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After decades of trying, Egypt says residents who live above

 
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kat
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PostPosted: Sun Dec 03, 2006 1:11 am    Post subject: After decades of trying, Egypt says residents who live above Reply with quote

http://www.iht.com/articles/ap/2006/12/02/africa/ME_GEN_Egypt_Residents_vs_Tombs.php


After decades of trying, Egypt says residents who live above ancient Luxor tombs will move

The Associated Press



The Egyptian government has been trying since World War II to move the people who live in the hills above Luxor's West Bank to give tourists and archaeologists access to the nearly 1,000 Pharaonic tombs that lie beneath their homes.

After decades of failed negotiations, officials said on Saturday that most of 3,200 families that own the brightly painted, mud-brick homes over the tombs have agreed to pack up and move to a newly constructed US$32 million (€24.16 million) complex located less than 5 kilometers (3 miles) away from the hillside.

"Most of them want to leave and they demand to leave," said Rania Yusuf, a spokeswoman for Egypt's Supreme Council for Antiquities in Luxor.

Only a few families continue to resist the move, "and they will leave, believe me," she said.

Negotiations between the government and the residents have repeatedly faltered over the last 60 years even as the government tried to entice them to leave with promises of new homes elsewhere.

But the bulk of the residents, many of whom depend on Luxor's thriving tourist industry to earn a living, continued to resist, saying the new homes being offered were too small and didn't come with new jobs.

Over time though, many have grown tired of the struggles of living on top of ancient tombs. In an effort to preserve the antiquities, authorities prohibit the residents from building and restoring their homes and installing modern plumbing, forcing the residents to bring water up the hillside using donkeys.

Many also say they are happy with the deal the government is currently offering them, which includes giving residents either new homes or plots of land in the complex that will include a market, police station, cultural center and schools. The government wants all the residents to move, it plans to preserve a few of houses, some which are more than 200 years old.

"We are happy, but at the same time we are not happy, because we leave the best place here," said resident Nadia Mohammad Qassem, who is still unsure of when she and her family will move. The Egyptian government has not set a deadline for when the residents must leave or for when the complex would be completed.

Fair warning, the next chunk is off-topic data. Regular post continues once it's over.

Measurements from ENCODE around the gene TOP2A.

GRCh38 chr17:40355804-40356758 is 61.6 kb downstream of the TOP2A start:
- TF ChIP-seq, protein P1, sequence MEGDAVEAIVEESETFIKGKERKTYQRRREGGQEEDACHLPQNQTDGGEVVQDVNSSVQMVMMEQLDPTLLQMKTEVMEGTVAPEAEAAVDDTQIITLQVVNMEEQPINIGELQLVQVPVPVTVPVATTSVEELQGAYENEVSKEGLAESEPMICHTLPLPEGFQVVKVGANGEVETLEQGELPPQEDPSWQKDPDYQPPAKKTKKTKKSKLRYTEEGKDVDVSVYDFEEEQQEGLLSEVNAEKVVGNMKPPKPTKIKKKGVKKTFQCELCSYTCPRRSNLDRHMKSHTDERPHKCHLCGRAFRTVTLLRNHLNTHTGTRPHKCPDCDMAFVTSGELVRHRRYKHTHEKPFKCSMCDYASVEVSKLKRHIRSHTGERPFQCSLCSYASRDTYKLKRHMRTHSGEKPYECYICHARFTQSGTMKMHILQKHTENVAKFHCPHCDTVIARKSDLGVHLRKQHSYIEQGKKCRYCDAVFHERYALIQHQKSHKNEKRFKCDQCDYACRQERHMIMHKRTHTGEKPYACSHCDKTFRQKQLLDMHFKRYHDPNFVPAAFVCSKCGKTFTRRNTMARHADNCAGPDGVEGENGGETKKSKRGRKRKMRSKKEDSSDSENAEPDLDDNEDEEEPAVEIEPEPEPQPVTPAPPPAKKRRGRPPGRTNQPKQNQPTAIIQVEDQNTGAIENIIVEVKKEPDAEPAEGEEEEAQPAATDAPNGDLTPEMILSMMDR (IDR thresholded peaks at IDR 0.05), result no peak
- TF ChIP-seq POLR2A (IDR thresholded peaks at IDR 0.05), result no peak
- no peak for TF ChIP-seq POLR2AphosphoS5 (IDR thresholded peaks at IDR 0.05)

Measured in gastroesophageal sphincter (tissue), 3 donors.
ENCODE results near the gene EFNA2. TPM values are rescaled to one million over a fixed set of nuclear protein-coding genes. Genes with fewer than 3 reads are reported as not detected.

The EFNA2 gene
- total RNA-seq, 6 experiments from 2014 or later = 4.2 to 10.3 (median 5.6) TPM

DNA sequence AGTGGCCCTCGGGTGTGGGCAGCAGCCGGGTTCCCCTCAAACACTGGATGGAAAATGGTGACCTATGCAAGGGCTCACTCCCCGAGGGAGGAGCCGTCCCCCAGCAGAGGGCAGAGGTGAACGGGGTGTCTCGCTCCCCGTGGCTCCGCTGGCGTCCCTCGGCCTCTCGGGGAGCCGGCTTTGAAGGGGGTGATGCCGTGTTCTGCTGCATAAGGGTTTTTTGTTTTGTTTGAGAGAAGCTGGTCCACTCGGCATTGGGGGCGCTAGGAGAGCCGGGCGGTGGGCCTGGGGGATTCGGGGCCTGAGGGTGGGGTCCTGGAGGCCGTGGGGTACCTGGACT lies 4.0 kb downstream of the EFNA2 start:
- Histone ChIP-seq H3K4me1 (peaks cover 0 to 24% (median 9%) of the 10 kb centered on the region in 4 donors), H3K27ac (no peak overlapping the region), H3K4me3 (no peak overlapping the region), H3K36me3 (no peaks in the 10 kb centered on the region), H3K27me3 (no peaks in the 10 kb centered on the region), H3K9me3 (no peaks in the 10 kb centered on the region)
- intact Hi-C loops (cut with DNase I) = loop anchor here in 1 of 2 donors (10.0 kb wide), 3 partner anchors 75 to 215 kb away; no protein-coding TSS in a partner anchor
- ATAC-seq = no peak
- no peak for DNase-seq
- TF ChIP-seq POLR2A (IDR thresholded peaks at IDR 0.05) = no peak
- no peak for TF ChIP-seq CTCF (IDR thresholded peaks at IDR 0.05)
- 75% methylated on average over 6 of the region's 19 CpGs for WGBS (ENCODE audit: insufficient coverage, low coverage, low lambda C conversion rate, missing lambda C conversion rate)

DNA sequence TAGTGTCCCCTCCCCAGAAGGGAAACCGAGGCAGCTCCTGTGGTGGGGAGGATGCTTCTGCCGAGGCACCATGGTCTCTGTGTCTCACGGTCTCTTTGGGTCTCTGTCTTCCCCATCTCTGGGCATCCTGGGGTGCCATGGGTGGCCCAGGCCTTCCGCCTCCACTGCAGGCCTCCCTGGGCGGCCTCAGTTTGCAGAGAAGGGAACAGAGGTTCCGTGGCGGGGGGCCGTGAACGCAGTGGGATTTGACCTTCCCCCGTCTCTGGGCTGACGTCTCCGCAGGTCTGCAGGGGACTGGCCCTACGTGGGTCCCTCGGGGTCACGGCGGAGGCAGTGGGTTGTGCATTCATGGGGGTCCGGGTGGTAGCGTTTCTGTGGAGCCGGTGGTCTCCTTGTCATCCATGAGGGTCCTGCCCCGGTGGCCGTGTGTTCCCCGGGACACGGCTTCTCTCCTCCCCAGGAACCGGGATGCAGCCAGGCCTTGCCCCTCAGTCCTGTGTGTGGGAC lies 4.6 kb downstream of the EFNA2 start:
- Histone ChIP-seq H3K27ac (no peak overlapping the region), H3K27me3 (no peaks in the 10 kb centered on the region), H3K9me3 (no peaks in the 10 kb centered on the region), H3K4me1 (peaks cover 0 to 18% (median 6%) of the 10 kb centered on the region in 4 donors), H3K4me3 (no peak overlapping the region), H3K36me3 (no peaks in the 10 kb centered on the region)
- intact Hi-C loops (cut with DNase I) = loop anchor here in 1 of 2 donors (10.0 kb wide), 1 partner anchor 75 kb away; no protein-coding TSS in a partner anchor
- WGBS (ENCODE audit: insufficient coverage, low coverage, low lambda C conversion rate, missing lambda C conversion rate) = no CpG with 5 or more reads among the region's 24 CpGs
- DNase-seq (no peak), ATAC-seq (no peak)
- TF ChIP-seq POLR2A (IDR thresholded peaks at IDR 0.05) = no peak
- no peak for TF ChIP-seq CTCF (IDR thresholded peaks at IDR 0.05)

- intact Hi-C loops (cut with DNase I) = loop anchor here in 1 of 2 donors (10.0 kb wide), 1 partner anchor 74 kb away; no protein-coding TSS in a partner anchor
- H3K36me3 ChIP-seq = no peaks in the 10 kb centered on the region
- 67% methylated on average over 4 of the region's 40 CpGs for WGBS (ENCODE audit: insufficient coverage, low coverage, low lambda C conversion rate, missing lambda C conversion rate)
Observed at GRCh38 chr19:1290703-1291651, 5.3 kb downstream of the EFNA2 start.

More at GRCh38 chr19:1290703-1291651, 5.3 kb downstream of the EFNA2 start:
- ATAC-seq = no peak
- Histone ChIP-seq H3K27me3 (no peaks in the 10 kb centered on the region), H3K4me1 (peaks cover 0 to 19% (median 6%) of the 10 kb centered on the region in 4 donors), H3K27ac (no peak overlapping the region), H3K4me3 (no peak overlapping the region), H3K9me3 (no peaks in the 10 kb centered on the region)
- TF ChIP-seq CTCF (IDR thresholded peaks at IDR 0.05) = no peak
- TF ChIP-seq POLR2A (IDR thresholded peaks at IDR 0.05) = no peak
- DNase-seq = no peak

The arrival of European antiquity hunters in the late 18th and early 19th centuries originally pushed Egyptians to move into the Theban hills, where they were enlisted to help excavate — and loot — artifacts. The residents' homes are located near the Valley of the Kings and its famous collection of well-preserved tombs that draw thousands of tourists daily to Luxor.

Elina Paulin-Grothe, an archaeologist involved tombs' excavation, said the best way to preserve the artifacts below is to move the resident, though she praised government efforts to safe a few of the mud-brick homes.

"This cannot continue and the population is growing too fast. For the young people this is the advantage to move," she said.

Advocates for the residents say many have resisted moving over the decades not because they didn't want to live in more modern homes but because they wanted to move on their own terms — not the government's.

"I mean, nobody wants to live in those conditions when they know that most of Egypt doesn't live like that and the world has moved on," said Caroline Simpson, a former archaeologist who coordinates a small cultural exhibition on the hillside.

Other residents say even though their living conditions are poor, the hillside is their home and a part of who they are.

"For me, I don't want to even imagine what it would look like. Without houses, it's a dead place," said resident Abdo Osman Daramali.
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kat
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PostPosted: Sun Dec 03, 2006 1:42 am    Post subject: Egypt Moves to Empty a Village Near the Tombs of the Pharaoh Reply with quote

http://www.nytimes.com/2006/12/03/world/africa/03egypt.html?_r=1&oref=slogin




Egypt Moves to Empty a Village Near the Tombs of the Pharaohs